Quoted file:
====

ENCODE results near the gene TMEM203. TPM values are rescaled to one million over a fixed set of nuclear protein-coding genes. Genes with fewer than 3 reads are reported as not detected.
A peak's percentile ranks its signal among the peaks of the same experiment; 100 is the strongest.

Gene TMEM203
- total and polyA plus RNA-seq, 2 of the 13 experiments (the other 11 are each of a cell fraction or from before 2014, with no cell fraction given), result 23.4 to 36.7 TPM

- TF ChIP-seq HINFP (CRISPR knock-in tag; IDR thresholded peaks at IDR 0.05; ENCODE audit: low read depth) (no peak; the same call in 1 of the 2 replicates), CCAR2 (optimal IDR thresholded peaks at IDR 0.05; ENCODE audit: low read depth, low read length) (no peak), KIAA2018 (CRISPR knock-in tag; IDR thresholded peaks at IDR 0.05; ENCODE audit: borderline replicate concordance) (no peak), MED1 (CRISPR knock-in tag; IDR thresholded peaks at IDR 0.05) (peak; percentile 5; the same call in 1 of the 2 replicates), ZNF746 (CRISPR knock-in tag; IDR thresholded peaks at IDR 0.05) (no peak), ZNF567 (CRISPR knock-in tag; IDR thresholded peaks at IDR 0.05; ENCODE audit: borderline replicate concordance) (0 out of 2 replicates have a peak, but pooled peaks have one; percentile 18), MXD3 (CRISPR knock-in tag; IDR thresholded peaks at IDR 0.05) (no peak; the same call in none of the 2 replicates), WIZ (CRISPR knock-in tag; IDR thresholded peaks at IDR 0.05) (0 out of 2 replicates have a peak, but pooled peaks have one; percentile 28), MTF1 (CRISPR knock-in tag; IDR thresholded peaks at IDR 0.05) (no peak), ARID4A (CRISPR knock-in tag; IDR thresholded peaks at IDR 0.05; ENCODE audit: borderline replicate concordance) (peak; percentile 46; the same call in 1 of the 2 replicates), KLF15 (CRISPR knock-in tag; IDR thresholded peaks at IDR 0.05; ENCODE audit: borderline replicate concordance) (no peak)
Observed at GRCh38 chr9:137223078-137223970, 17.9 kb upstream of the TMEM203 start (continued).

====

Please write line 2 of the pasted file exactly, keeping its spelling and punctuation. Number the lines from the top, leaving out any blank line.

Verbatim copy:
A peak's percentile ranks its signal among the peaks of the same experiment; 100 is the strongest.